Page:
University of Minnesota
Institute of Technology
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Electrical and Computer Engineering

Forward Error Correction Architectures for 100 Gb/s Optical Communications

Prof. Hanho Lee
Inha University, South Korea

The role of forward error correction (FEC) has become of critical importance in fiber optic communications, as backbone networks increase in speed to 40 and 100 Gb/s, particularly as poor optical-signal-to-noise environments are encountered. Also, the development of very high-speed data transmission techniques for optical fiber communication systems have necessitated the implementation of high speed enhanced FEC architectures to meet the continuing demand for ever-higher data rates. In this talk, a broad overview of next-generation enhanced FEC codes and architectures, such as block codes and concatenated codes, for optical communications will be addressed. A novel enhanced FEC scheme which is the concatenation of an LDPC code and a hard-decision FEC code will be presented.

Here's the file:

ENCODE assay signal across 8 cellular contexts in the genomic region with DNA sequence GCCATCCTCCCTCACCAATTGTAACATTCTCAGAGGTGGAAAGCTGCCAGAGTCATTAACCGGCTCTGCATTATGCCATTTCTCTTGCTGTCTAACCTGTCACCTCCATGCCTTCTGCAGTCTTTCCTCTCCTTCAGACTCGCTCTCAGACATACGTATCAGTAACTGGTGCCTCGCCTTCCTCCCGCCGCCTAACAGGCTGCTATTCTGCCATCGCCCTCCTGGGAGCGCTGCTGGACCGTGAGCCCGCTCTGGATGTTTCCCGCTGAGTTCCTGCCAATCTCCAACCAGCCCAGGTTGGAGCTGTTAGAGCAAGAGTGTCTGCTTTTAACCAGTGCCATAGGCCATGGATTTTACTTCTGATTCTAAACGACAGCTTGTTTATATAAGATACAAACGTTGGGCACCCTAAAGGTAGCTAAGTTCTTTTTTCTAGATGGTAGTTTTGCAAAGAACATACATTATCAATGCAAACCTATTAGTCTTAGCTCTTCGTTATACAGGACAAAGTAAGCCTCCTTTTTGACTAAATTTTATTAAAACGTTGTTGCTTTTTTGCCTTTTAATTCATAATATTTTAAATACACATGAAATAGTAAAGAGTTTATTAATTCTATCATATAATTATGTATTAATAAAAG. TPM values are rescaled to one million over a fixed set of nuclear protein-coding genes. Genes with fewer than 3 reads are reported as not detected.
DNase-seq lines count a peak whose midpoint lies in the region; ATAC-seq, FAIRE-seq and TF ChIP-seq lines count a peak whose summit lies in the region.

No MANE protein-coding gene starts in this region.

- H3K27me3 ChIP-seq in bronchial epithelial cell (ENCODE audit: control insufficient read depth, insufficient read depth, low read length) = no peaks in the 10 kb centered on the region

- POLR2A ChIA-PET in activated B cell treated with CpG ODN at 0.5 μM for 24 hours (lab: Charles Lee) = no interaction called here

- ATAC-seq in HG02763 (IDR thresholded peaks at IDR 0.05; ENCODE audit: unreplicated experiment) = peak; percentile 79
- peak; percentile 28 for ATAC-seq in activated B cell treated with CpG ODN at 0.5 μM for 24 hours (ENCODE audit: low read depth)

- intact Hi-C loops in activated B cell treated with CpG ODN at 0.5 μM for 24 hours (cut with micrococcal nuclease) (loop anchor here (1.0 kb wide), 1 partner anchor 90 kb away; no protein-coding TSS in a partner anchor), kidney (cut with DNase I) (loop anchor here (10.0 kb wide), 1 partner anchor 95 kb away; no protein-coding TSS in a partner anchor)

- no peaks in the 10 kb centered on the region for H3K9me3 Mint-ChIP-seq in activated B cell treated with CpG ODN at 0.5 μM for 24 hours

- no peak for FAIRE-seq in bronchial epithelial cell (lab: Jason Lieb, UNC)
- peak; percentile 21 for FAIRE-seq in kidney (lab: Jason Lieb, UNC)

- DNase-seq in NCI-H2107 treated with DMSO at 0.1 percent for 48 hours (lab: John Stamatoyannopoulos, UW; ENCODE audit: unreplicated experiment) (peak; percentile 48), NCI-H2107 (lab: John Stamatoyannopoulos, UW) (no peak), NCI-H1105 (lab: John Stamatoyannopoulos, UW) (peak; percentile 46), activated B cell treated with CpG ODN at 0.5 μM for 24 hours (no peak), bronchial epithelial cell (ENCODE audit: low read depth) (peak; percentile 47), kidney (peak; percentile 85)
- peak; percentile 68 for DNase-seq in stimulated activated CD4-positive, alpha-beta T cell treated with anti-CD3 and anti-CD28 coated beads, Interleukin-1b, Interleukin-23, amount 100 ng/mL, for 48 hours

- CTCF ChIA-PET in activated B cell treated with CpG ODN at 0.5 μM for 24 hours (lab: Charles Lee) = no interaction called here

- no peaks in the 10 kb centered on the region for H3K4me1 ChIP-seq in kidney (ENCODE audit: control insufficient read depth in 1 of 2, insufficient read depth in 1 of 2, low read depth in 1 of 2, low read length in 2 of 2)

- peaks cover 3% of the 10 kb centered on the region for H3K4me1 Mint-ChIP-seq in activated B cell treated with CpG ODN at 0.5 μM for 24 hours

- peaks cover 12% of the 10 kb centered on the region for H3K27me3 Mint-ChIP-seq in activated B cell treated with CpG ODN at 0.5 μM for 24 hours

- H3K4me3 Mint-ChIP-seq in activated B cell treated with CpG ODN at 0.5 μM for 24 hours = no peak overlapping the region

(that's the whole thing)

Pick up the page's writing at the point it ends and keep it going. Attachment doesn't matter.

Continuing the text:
Hanho Lee, Ph.D
Associate Professor
Dept. of Information and Communication Engr.
Inha University, South Korea

Hanho Lee received Ph.D. and M.S. degrees, both in Electrical & Computer Engineering, from the University of Minnesota, Minneapolis, in 2000 and 1996 respectively, and a B.S. degree in Electronics Engineering from Chungbuk National University, South Korea, in 1993. In 1999, he was a Member of Technical-Staff-1 at Lucent Technologies, Bell Labs, Holmdel, NJ. From April 2000 to August 2002, he was a Member of Technical Staff at the Lucent Technologies (Bell Labs Innovations), Allentown, where he was responsible for the development of VLSI architecture of digital signal processing multiprocessor for wireless infrastructure systems. From August 2002 to August 2004, he was an assistant professor at the Department of Electrical and Computer Engineering, University of Connecticut, Storrs. Since August 2004, he has been with the School of Information and Communication Engineering, Inha University, where he is presently an associate professor. He was a visiting researcher at the Electronics and Telecommunications Research Institute (ETRI) in 2005. Currently, he is a visiting scholar at Bell Labs, Alcatel-Lucent, Murray Hill, New Jersey. His research interests include VLSI architecture design for digital signal processing and communications, and forward error correction architectures.